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triumph!

danger mort

It’s another lovely day and there’s no excuse to put off fullfilling yesterday’s mission. Today I’m taking the the train to L’isle Adam. Yes, I know it’s fraught with perils, but I must go.

This time, I’m prepared. I have less coffee, more yogurt and a banana. I study a map.

At precisely 10 AM, I tuck the bottled water into my bag and hit the driveway, full stride. Until I remember that I forgot my keys. I go back inside to find them. Desdemona greets me at the door, all full of expectation so I play with her for a bit. When she seems bored with me, I go to check on Denzel, and start to leave again… until I realize I still haven’t found the keys. As a rule, I try to put them on the furnace knob by the front door everytime I get back from somewhere. ‘Try’ being the key word. I finally find them in the refrigerator on top of the yogurt I bought earlier and head out again. This time I make it as far as the gate until it occurs to me that I may have left the internet connection on. I run back to check. It’s off; maybe I’m not as senile as I think.

I return to the front door which I’d left slightly ajar. But as I close it, I unwillingly begin entertaining my newest big fear: that Desdemona has slipped out the door, darted into the street in pursuit of a bird and…I can’t even continue. I call her and get no answer. I scan the yard, no kitty. I search the house calling her, first gently, but rising in pitch as I get more hysterical. By the time I find her on top of an armoire in the closet, I’m sweaty and my voice is raw and shaky. She looks at me like I’m insane. Phew. I double check that Denzel is still under the sheets and head out again. But when I get to the gate I can’t find my keys.

parmainI get to the train station, (probably 200 yeards from the house) at noon. A man sits behind a big glass wall. His voice booms through a speaker. “Bonjour madam.” Oh … my … God…I have to buy a ticket…in French. I prepare for the usual rush of blood to my brain. Only this time it doesn’t happen. I buy the ticket in French and even understand when he tells me the train is coming in ten minutes.

On the train, I watch the scenery closely trying to figure out exactly where I walked yesterday. Turns out it was the Valmondois, not Butry church bell that rang me into retreat. Valmondois is the first stop on a 7 minute train ride from Auvers. The next stop is another seven minutes away: Parmain/L’isle Adam. I’m tempted to go on to Champagne sur Oise because I like the name, but I also like the looks of this stop and don’t want to press my luck. So I get off. If I turn right, I’ll be in Parmain and if I turn left I’ll be in L’isle Adam.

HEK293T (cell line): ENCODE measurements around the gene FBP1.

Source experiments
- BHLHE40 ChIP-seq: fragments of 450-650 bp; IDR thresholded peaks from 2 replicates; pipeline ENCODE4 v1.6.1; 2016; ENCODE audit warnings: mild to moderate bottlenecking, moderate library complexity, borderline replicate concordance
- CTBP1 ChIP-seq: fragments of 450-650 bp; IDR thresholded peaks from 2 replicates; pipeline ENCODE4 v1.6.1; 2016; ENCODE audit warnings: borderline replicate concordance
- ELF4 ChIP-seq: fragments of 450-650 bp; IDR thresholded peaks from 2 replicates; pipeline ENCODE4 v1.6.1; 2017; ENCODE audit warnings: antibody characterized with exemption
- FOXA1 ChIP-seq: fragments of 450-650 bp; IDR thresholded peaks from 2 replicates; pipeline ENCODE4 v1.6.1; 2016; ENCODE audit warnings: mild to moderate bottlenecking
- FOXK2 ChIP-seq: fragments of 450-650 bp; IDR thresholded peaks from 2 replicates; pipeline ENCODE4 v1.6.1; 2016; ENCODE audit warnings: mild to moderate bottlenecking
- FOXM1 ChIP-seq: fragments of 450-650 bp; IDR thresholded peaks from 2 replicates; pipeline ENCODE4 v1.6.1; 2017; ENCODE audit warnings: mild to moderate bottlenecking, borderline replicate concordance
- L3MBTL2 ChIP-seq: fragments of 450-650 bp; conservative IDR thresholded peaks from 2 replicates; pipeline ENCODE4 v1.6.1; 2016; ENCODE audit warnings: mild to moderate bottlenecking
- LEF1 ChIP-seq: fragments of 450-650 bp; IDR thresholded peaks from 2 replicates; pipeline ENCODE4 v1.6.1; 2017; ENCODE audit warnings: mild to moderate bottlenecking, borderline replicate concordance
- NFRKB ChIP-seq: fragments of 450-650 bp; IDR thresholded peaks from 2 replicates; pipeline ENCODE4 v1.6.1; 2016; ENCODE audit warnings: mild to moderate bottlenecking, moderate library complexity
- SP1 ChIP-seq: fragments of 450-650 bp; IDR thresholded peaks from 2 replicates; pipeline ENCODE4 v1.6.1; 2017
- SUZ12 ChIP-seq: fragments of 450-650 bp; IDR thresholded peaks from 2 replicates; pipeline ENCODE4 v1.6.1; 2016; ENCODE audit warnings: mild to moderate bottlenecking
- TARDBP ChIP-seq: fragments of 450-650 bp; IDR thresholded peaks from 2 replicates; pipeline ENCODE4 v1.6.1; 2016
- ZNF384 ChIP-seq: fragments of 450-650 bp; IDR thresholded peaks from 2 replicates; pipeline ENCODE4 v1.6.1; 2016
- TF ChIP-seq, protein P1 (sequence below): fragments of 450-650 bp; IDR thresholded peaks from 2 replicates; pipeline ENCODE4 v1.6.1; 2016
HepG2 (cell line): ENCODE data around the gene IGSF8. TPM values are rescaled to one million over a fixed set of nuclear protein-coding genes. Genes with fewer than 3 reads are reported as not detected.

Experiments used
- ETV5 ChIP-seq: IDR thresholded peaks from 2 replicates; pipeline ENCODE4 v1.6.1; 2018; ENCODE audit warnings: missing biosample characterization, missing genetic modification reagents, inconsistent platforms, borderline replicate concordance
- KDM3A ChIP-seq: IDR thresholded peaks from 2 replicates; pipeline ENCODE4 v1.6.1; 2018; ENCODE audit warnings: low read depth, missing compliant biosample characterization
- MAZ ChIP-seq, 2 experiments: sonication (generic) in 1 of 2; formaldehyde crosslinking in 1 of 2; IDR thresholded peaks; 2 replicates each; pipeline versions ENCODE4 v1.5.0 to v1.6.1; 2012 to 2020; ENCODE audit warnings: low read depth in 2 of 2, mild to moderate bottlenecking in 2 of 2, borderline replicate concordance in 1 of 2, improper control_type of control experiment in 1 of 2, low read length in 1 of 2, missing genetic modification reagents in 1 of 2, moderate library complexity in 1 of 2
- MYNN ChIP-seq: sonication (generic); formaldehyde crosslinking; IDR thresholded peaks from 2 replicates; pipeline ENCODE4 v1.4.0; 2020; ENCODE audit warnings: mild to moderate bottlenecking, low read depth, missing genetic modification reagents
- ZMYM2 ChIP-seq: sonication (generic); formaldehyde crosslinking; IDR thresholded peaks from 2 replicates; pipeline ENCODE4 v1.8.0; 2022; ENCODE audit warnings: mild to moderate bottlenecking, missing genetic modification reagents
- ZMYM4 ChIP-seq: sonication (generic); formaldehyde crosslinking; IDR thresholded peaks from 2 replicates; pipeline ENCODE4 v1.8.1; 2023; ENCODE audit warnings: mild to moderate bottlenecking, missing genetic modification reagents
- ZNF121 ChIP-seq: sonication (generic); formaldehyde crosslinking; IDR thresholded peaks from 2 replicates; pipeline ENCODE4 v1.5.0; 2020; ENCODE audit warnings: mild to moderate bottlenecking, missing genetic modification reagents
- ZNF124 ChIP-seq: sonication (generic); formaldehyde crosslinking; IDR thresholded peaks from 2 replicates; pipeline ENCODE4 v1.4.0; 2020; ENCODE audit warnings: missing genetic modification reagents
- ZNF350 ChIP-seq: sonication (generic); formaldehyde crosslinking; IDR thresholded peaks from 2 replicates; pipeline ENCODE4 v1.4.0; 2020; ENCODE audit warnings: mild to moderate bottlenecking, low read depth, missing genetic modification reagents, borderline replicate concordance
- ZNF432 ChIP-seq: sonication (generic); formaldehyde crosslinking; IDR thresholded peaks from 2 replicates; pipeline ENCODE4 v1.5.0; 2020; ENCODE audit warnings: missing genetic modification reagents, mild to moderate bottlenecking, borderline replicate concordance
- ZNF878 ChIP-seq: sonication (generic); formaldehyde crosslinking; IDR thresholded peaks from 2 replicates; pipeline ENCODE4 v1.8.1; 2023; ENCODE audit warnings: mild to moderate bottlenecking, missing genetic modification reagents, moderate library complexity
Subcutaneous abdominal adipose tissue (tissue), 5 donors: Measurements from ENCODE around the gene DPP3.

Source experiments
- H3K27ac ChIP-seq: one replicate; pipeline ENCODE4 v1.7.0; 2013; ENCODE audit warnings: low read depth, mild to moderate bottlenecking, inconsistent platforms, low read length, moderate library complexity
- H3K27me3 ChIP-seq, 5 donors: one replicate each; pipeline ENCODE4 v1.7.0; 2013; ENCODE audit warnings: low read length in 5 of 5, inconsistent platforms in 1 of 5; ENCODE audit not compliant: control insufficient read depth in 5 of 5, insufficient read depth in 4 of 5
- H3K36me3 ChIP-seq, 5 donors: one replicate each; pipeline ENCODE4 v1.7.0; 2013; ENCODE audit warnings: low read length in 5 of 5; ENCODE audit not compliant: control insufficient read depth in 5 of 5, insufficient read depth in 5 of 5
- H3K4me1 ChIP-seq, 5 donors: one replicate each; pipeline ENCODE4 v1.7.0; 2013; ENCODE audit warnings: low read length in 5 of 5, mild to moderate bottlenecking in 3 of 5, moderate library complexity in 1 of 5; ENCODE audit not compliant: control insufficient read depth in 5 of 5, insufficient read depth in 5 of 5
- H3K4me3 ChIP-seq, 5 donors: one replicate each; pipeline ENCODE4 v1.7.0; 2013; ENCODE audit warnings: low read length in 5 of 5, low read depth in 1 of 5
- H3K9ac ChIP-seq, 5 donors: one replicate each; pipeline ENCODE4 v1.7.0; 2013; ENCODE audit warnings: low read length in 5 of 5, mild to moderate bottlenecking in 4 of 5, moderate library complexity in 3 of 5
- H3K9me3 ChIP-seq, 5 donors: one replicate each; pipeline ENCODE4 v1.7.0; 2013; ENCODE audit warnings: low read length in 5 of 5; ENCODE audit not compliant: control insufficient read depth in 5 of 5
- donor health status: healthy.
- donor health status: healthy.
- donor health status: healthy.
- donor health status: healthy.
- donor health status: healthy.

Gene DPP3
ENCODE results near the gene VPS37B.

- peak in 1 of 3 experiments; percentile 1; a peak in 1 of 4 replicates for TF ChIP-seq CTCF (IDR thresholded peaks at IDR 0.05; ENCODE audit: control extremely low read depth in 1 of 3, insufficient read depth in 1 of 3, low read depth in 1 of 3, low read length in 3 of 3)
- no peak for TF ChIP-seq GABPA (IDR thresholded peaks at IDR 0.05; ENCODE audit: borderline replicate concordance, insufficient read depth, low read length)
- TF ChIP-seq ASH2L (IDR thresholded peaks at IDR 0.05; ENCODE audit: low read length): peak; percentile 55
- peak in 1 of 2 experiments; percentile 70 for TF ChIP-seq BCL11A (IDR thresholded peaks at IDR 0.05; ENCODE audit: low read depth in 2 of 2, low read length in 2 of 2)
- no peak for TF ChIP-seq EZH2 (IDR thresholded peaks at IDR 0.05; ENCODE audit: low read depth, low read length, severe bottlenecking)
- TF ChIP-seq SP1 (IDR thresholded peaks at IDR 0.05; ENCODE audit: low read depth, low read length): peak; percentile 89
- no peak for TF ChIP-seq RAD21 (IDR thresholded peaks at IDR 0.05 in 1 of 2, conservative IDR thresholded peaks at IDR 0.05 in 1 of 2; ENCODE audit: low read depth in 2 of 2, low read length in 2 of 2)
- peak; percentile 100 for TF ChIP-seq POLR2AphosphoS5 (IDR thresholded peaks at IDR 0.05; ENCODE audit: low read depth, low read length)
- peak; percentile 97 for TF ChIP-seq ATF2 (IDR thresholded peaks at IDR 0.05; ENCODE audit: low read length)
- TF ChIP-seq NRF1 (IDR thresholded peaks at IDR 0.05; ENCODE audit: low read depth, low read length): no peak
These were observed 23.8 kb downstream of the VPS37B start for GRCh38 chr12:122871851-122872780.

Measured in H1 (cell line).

footbridgeL’isle Adam is a small island in the middle of the Oise. I’d say it’s about one narrow square mile (a rectangular mile?). It’s green with trees that are much taller and lusher than the ones in Auvers. I think the Barbizon forest starts somewhere near here.

The houses are mostly old, beautifully maintained and shaded. It’s very peaceful, quaint as hell and the people seem extraordinarily friendly.

This town is full of little stores, restaurants, parks and great outlooks (Le Plage, the beach I’d read about is the pits—a huge sandbox with a big pool).

downtownI’m drawn to the center of town, which is always the church. Across the street from the church, I discover the answer to my prayers. A big outdoor market with all sorts of dry goods type stuff and a covered food market full of fresh produce, fish, meat, cheeses, baked goods, Asian delicacies…an array that makes Whole Foods look like Gristedes. I am so in awe (and lust) for all this food, I forget to become nervous when speaking to the people behind the counter. I get a beet salad, a half pound of gruyere (which I’ll never be able to prounounce no matter how drunk I deliam), two apples, two oranges, two spring rolls a loaf of bread and a really weird but tasty vietnamese dessert made of crushed peanuts and coconut wrapped in something sweet and doughy that the guy said was plus meillieux than the beignet ananas. All for under five Euro. And I bought everything in French with minimal blushing or stammering. It makes me want to dance around singing nyah, nyah nyah nyah…to whom, I’m not sure.goosey

I wander around the island for awhile. I have some bread and cheese at a shady spot overlooking l’Oise. And wander some more. I feel oddly relaxed and peaceful. In fact, when I come upon two swans (geese?), one building a nest around where she sits, I watch a full five minutes before even THINKING about bird flu.

When I return to Auvers at about 4:00 some of the people in town smile, wave and say bonjour to me. I inhale the scented air and think to myself “Damn, this is good!” I feel like in the beginning of the Mary Tyler Moore show, I should throw my beret triumphantly into the air to the chorus “you’re gonna make it after all.”

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This too, shall pass.

 

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